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OSCARS TAP JACKMAN AS HOST

King is a Times staff writer.

The Academy of Motion Picture Arts and Sciences announced Friday that Hugh Jackman will be the host of the 81st annual Oscars on Feb. 22 at the Kodak Theatre.

The lanky Australian, who was recently named People magazine’s Sexiest Man Alive, is best known for playing Wolverine in the “X-Men” franchise, including the upcoming “X-Men Origins: Wolverine,” and for his romantic adventure roles in the current period drama “Australia” and as a vampire hunter in “Van Helsing.”

Not exactly the wild and crazy comedy type that has been hosting the Oscars for the last 20 years, a list that includes names such as Billy Crystal, David Letterman, Steve Martin, Whoopi Goldberg, Jon Stewart and Ellen DeGeneres.

In addition to looking great in a tux, the 40-year-old Jackman has TV hosting experience. He emceed both the 2004 and 2005 Tony Awards, and won an Emmy Award for his first go at hosting that award show.

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“He is so sparkling and personable, and he delivers,” said academy President Sid Ganis. “I saw him recently at a Motion Picture Home event on the Sony lot. He is charming and pleasant. The other thing is: He loves [being the host]. He loves the patter. He likes to wink his eye at an audience and have fun.”

While it’s been more than two decades since a non-comedian was one of the Academy Award hosts, the Jackman announcement is hardly unprecedented. Numerous actors, directors and even producers have served as master of ceremonies. Douglas Fairbanks, Laurence Olivier, James Stewart, Ingrid Bergman, Jane Fonda, Alan Alda, Claudette Colbert, Fredric March, Agnes Moorhead, Thelma Ritter, Fred Astaire and Charlton Heston have all played host on Oscar night.

“We’re sort of going back to the pre-Bob Hope days a little bit,” said Oscar producer Laurence Mark, explaining that the decision to return to an actor as host was influenced by a desire to change what he called the “late-night talk-show” feel of past programs.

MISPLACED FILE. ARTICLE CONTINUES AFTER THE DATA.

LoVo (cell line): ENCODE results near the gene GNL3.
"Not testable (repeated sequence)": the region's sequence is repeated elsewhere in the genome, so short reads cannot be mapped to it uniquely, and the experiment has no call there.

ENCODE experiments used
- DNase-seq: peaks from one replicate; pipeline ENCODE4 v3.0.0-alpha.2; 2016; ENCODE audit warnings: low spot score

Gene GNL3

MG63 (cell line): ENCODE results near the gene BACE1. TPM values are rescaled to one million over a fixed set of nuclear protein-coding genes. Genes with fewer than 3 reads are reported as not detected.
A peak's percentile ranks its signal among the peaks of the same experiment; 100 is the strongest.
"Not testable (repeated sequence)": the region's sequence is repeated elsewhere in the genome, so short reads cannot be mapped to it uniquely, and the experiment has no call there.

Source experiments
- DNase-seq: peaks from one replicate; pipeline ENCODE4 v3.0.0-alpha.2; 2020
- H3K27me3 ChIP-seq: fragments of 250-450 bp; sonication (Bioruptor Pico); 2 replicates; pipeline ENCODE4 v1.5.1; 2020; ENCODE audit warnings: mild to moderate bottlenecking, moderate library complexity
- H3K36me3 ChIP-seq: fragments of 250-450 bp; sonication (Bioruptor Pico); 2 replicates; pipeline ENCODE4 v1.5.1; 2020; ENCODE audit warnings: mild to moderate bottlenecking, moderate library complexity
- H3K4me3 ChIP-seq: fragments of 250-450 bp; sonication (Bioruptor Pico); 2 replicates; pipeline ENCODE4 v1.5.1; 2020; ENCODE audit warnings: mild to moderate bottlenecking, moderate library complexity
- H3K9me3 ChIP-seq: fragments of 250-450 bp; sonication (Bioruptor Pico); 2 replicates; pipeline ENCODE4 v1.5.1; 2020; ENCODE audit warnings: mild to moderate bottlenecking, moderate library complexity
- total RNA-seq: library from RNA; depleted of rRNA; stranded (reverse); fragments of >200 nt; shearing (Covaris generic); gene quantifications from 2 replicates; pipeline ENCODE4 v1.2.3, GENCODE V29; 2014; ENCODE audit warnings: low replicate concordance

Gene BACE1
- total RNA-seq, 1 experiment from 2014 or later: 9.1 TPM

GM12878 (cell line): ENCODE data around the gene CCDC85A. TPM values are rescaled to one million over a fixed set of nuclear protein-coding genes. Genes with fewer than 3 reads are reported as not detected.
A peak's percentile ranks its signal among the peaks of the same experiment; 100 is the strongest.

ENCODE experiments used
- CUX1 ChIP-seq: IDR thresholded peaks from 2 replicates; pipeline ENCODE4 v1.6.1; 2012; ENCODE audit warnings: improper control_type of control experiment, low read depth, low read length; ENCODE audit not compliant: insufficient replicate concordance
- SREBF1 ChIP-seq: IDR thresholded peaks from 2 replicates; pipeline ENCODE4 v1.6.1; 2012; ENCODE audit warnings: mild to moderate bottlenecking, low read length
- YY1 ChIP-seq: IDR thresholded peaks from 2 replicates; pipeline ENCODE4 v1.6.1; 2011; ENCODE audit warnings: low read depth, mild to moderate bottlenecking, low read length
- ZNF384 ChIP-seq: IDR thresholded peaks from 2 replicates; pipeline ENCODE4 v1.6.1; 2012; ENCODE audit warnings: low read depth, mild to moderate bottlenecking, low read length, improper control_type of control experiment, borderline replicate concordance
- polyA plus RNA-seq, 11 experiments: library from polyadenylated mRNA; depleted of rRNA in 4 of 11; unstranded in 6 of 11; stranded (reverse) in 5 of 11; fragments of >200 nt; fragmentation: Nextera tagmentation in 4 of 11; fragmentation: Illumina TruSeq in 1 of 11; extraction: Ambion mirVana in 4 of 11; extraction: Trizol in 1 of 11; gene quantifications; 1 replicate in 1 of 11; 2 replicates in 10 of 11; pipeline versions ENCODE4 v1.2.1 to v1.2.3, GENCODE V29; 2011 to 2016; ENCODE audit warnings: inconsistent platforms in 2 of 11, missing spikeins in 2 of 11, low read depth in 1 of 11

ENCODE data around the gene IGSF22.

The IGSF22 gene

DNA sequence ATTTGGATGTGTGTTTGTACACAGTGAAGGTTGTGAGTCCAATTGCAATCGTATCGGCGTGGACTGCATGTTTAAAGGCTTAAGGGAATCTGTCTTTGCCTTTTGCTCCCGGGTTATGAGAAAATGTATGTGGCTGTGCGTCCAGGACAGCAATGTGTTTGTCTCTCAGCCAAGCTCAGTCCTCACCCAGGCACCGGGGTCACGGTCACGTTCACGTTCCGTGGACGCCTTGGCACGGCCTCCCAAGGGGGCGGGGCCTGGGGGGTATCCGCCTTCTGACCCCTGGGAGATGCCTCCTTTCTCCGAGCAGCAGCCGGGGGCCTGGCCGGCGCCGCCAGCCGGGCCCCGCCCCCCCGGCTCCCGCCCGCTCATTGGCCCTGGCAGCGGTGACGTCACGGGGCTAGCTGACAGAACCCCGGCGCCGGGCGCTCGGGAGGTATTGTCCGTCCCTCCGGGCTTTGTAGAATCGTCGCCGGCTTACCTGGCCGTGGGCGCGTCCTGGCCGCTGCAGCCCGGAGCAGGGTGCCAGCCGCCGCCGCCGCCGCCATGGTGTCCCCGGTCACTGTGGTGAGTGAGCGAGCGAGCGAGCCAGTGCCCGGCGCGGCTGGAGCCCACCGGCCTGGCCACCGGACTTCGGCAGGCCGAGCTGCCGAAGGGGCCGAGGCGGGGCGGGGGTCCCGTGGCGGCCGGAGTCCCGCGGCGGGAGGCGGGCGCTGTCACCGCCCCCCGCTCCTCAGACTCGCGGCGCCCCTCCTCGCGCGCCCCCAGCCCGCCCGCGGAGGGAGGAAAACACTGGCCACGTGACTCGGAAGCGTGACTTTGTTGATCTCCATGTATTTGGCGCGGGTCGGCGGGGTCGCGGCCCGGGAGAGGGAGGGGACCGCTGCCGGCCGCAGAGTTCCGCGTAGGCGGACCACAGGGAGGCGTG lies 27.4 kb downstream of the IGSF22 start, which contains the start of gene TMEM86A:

“We wanted to take the show to another form,” Mark said. “Hugh seemed to be the perfect person. The lovely thing about the show is it is a TV show set in a theater about the movies, so the fact that he is a movie star . . . he’s also an extraordinary stage presence and he does actually have an Emmy Award for hosting the Tonys. He fits all three bills.”

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“Thirty years ago when I was in Sydney watching Johnny Carson host the Oscars with my family, I never imagined that I’d one day have the chance to be up on that stage myself,” Jackman said in a statement.

The academy is hoping that Jackman’s international appeal will help bring more viewers to the annual event that is telecast on ABC. Ratings for the Oscar telecast have declined sharply in recent years, especially among young-adult audiences. The 2008 telecast delivered 32 million total viewers, a 24% drop compared with the previous year’s ceremony, according to figures from Nielsen Media Research.

The most-watched Academy Awards in recent years was in 1998, when “Titanic” won best picture. A total of 55.3 million people tuned in to watch who took home the golden statuettes.

“We hope [Jackman’s] appeal is going to broaden us out,” Ganis said. “We all know the ratings are down, but we are going to have something pretty special.”

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susan.king@latimes.com

Times staff writer Scott Collins also contributed to this article.


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